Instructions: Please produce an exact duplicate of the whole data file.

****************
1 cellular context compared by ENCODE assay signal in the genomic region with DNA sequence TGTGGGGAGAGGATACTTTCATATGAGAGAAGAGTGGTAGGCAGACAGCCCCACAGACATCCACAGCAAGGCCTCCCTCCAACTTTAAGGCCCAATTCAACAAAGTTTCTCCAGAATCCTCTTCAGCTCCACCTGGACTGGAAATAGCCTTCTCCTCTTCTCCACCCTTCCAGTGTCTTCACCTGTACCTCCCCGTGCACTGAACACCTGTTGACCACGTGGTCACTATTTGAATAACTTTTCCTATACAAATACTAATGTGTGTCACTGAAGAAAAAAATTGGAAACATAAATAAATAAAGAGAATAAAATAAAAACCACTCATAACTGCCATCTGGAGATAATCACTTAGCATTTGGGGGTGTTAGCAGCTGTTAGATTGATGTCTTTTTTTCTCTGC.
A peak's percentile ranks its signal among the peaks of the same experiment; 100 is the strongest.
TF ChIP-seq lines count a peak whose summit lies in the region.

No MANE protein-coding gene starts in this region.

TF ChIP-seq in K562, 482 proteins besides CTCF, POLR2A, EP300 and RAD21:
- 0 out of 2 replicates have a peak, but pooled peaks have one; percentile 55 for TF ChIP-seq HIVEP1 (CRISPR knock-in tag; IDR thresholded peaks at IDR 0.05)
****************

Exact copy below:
1 cellular context compared by ENCODE assay signal in the genomic region with DNA sequence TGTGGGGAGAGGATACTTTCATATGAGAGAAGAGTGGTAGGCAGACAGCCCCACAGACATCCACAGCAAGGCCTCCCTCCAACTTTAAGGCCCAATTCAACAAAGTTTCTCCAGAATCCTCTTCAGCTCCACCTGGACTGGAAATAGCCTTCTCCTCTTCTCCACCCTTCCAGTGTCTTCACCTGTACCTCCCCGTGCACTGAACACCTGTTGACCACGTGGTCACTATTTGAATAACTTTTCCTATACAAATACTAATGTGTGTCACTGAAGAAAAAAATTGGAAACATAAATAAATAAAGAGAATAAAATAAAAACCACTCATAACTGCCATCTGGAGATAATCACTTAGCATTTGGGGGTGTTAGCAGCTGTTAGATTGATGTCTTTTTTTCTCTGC.
A peak's percentile ranks its signal among the peaks of the same experiment; 100 is the strongest.
TF ChIP-seq lines count a peak whose summit lies in the region.

No MANE protein-coding gene starts in this region.

TF ChIP-seq in K562, 482 proteins besides CTCF, POLR2A, EP300 and RAD21:
- 0 out of 2 replicates have a peak, but pooled peaks have one; percentile 55 for TF ChIP-seq HIVEP1 (CRISPR knock-in tag; IDR thresholded peaks at IDR 0.05)